Falafel Falafel Falafel balls on a bed of lettuce. (Photo: Piccia Neri/Shutterstock)

What is falafel?

Explore the ingredients of the delicious and popular dish, and learn how to make falafel at home.

Long before hamburgers, pizza and French fries, there was falafel – a traditional Mediterranean dish that has been enjoyed for centuries. A popular street food in Israel, falafel has also made a name for itself in America. Why? Simply put, it tastes good, and it's pretty good for you, too – a winning combination. But what’s in falafel?

The name “falafel” can refer to the entire dish, but it more accurately describes the main ingredient – falafel balls.

Originally falafel balls were made out of fava beans, chickpeas or some combination of both. These days, falafel balls are usually made out of chickpeas (also called garbanzo beans), but you can still find other variations depending on where you buy your falafel.

The chickpeas are soaked, then ground up, and seasoned with onions, scallions and spices like parsley, garlic, cumin and coriander. Then, the mixture is shaped into balls and deep-fried in a large vat. The oil has to be hot enough so that when you drop the balls in, the outside gets nice and crispy and the inside doesn’t get too oily – a delicate balance that the best falafel makers have achieved.

Falafel and dipsFalafel and accompanying dips. (Photo: Margouillat Photo/Shutterstock)

The falafel balls are often served wrapped in a hollow pita shell and garnished with fixings like tomatoes, cucumbers, pickles and sometimes even French fries. Falafel restaurants offer other garnishes as well, such as eggplant salad, shredded beets or pickled vegetables. The whole sandwich is coated with hummus, drizzled with tahini and, if you’re so inclined, topped with a spicy sauce as well.

Many falafel restaurants also serve a meat counterpart to the falafel known as shawarma, which is usually lamb (but can be chicken or turkey) roasted on a spit and shaved off for sandwiches.

What’s great about falafel is that it’s a meatless option for vegetarians that is chock-full of nutrients like fiber, protein and folate. Chickpeas are also low in sodium and saturated fat. That’s not to say it’s as healthy as a green salad. Some falafel pitas can have as many as 750 calories, 30 grams of fat and a whopping 1500 milligrams of sodium. So it’s important to eat your falafel in moderation – and be aware of what toppings you're choosing and how they impact your calorie count.

Falafel wrapped in pitaA falafel wrap is a low-calorie alternative. (Photo: Keko64/Shutterstock)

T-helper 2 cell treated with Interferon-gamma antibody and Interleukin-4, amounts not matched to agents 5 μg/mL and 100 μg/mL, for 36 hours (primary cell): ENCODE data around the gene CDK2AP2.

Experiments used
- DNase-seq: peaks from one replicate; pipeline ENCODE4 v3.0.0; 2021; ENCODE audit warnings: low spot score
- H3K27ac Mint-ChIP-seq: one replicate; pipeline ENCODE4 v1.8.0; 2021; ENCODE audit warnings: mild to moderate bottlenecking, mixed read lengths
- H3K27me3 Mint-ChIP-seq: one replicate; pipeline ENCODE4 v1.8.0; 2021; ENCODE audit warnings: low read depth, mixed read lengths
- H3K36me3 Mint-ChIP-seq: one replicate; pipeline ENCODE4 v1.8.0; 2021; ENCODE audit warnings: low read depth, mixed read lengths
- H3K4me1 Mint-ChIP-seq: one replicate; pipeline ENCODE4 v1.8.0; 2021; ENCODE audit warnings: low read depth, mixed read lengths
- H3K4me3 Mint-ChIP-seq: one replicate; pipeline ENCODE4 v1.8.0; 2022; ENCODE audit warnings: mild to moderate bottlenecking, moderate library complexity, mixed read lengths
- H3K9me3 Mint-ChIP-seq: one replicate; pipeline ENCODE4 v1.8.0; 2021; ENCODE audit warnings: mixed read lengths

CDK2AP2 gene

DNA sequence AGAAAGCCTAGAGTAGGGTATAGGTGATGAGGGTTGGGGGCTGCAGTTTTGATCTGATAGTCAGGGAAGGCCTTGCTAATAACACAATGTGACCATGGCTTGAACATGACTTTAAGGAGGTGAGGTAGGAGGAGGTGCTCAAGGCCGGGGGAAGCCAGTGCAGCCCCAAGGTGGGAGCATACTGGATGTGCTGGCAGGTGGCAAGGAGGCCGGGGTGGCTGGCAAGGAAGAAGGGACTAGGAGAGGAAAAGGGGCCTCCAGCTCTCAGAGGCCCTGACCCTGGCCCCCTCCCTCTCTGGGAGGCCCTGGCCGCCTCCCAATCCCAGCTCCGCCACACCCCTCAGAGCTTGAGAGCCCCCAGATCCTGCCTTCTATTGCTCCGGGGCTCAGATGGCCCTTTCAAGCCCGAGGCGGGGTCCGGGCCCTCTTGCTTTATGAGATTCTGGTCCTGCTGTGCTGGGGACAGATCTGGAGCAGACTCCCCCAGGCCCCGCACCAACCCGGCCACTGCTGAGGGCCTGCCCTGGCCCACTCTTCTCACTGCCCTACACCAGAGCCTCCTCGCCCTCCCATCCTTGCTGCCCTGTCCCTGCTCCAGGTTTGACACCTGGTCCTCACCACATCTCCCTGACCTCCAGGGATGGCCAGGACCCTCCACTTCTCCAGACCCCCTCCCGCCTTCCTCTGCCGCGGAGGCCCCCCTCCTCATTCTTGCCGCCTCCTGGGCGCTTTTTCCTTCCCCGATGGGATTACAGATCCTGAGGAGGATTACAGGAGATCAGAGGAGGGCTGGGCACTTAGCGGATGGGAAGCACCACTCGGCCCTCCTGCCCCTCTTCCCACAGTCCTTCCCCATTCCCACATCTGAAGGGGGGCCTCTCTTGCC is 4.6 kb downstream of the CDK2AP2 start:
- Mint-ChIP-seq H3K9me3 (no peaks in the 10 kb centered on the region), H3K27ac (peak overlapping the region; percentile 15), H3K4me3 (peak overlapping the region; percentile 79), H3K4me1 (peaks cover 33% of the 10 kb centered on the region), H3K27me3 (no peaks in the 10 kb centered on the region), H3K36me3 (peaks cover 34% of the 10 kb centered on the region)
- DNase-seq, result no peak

Falafel has always been a mainstay on the menu in the Mediterranean, but it also made its way onto the menu in many other countries’ restaurants as well. In particular, the street vendors in New York City are now known for their take on the dish. One of the most popular Manhattan restaurants to serve falafel is Taim, started by Israeli couple Einat Admony and Stefan Nafziger. They serve three varieties out of their tiny storefront and food truck – green (mixed with parsley, mint and cilantro), red (mixed with red peppers) and harissa (mixed with Tunisian spices).

If you don’t happen to live near a falafel joint, you can definitely try your hand at making some at home. This way, you can have more control of the ingredients and how healthy you make it. (You can even bake the balls in the oven instead of deep-frying them, though they won’t be as crispy.)

This traditional falafel recipe is excerpted from Joan Nathan’s cookbook The Foods of Israel Today. It takes some patience, and quite possibly some trial and error. The falafel balls can fall apart in the oil if it’s not the right temperature or the falafel balls themselves don’t have enough flour in the mixture for binding. But once you get them right, they are worth the wait. As for the type of oil, Alton Brown recommends using peanut oil for frying falafel, but most online recipes leave it up to your individual preference.

For a cool twist on tradition, try this falafel recipe, paired with a cucumber sauce instead of the more traditional tahini. With nearly a thousand positive reviews on Allrecipes.com, it's pretty much unanimous that this is one worth trying.

Got a favorite falafel recipe that we didn't mention? Let us know in the comments!

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